The popularity of the PyData ecosystem in the fields of data science and scientific computing is well known. Dask was created to help free these tools from their original constraints, so they could be applied more easily to big data problems. Since its inception, development of Dask has progressed at a rapid pace, such that in the last several years new versions have been released at a twice monthly cadence. This aligns with the mantra of "move fast and break things," and in doing so, helped drive user engagement. As a Dask user, it’s satisfying to see bugs being fixed quickly, and new features coming into the project.
With their rising popularity, these tools have also made their way into production systems, where breaking things is itself, a deal-breaker. Maintainers of mission-critical systems demand stability and reliability, and don't like getting calls in the middle of the night that their mission-critical workload has failed. They expect these to simply work, which creates an understandable tension between the need for rapid iteration and production-grade stability. It was this tension that prompted conversations in the Dask community about how to reconcile the needs of users who want to leverage Python and Dask in production, against the desire to keep development velocity high.
One of the suggestions for resolving this tension included creating blessed versions of Dask. Though this garnered input from a wide cross-section of the Dask users, challenges hindered progress. Unanswered questions included concerns about proper criteria to qualify a release as “blessed”, whether there is even a need for a formal validation process, and the possibility of backporting bug fixes. The community has also raised the possibility of introducing integration tests and release candidates as approaches to identify stable versions of Dask as well, but none of these have gained traction.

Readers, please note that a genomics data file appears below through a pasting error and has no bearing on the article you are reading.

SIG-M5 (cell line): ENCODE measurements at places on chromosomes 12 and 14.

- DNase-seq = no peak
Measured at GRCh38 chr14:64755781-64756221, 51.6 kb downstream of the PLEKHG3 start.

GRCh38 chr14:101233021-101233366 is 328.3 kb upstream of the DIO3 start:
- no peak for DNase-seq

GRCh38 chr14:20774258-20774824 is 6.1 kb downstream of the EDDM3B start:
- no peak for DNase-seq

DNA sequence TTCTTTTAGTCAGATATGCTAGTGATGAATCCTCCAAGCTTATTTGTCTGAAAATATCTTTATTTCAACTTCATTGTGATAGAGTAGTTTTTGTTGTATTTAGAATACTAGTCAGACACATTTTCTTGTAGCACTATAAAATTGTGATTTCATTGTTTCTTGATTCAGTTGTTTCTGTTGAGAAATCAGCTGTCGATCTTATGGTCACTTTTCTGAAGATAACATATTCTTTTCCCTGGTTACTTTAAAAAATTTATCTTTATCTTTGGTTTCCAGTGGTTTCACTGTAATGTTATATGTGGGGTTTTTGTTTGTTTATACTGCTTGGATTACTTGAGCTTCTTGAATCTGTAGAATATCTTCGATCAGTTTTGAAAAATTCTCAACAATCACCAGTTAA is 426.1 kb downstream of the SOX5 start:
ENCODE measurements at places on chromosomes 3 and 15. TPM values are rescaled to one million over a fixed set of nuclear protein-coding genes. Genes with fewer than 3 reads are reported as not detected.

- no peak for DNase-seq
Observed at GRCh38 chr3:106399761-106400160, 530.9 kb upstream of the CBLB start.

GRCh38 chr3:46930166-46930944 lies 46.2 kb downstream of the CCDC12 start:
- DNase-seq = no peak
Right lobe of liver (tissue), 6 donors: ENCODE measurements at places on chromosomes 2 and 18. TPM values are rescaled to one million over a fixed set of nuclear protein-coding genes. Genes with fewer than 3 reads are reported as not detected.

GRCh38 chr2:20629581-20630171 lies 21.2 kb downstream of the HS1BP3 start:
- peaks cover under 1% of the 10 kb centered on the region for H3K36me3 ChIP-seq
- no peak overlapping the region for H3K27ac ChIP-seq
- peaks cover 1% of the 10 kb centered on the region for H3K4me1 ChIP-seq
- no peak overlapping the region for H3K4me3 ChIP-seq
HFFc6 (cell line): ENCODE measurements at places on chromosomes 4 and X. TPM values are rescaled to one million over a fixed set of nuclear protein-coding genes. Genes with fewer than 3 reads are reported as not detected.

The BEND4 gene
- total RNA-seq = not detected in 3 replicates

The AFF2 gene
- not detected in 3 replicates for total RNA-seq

Both Dask and Distributed have robust suites of unit tests, with more than 90% coverage. These tests serve their intended purpose, assessing separable units of their respective projects for correctness, independent of the larger project, thus assuring each unit performs as expected. This is foundational to the concept of test-driven development, and one step to building production-grade solutions. However, it is not the only component.